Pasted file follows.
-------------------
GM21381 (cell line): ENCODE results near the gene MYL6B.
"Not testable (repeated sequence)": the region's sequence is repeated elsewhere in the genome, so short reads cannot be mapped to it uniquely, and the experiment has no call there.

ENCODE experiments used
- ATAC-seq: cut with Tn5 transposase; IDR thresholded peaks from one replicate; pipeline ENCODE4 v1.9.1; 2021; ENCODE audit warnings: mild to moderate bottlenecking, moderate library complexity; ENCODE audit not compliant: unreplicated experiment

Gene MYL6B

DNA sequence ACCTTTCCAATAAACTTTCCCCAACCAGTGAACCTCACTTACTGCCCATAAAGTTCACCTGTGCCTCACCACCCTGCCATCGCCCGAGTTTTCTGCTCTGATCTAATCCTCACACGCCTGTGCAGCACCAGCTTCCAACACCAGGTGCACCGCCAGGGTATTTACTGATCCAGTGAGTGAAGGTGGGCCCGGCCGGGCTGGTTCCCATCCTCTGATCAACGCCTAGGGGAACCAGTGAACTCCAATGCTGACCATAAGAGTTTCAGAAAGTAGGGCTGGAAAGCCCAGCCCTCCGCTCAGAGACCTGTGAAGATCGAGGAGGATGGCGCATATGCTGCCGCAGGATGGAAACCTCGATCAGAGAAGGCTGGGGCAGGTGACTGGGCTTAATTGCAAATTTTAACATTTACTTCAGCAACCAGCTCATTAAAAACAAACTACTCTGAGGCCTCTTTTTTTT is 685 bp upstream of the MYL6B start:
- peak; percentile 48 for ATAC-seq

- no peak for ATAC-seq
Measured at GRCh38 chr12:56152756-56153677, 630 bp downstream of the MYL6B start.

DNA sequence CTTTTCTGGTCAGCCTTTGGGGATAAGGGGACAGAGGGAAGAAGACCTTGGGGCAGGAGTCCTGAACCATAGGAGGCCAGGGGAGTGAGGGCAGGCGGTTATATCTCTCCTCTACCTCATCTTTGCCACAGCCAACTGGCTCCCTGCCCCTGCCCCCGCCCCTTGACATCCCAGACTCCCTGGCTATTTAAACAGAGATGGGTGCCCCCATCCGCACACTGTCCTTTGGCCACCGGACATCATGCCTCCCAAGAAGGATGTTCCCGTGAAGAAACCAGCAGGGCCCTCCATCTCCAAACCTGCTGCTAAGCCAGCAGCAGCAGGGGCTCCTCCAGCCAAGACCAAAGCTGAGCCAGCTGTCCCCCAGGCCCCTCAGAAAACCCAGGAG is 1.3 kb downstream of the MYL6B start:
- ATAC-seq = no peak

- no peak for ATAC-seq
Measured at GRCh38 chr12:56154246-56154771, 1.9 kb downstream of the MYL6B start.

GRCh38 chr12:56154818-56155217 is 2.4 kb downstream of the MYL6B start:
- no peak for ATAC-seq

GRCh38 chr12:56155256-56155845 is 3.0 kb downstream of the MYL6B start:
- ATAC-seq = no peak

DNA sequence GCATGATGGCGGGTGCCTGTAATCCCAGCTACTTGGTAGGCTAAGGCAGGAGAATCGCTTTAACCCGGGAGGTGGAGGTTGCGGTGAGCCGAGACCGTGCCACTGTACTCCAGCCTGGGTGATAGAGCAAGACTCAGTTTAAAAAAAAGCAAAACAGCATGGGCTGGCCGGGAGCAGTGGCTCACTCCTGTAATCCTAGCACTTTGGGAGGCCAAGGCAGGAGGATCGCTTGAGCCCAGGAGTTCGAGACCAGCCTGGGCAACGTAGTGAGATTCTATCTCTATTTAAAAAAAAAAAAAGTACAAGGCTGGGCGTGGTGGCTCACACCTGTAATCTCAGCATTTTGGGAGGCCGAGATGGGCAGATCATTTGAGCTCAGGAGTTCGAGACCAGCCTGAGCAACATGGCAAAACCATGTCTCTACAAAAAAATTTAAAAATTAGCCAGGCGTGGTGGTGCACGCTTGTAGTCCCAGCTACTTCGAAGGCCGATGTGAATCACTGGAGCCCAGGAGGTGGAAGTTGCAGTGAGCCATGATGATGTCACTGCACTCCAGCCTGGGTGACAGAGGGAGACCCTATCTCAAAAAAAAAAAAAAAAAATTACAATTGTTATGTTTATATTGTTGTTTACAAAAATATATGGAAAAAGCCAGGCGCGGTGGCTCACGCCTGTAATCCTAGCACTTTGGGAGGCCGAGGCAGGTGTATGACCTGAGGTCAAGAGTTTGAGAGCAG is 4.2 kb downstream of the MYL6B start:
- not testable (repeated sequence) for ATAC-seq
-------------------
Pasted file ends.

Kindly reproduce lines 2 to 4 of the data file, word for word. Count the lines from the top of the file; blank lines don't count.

"Not testable (repeated sequence)": the region's sequence is repeated elsewhere in the genome, so short reads cannot be mapped to it uniquely, and the experiment has no call there.

ENCODE experiments used
- ATAC-seq: cut with Tn5 transposase; IDR thresholded peaks from one replicate; pipeline ENCODE4 v1.9.1; 2021; ENCODE audit warnings: mild to moderate bottlenecking, moderate library complexity; ENCODE audit not compliant: unreplicated experiment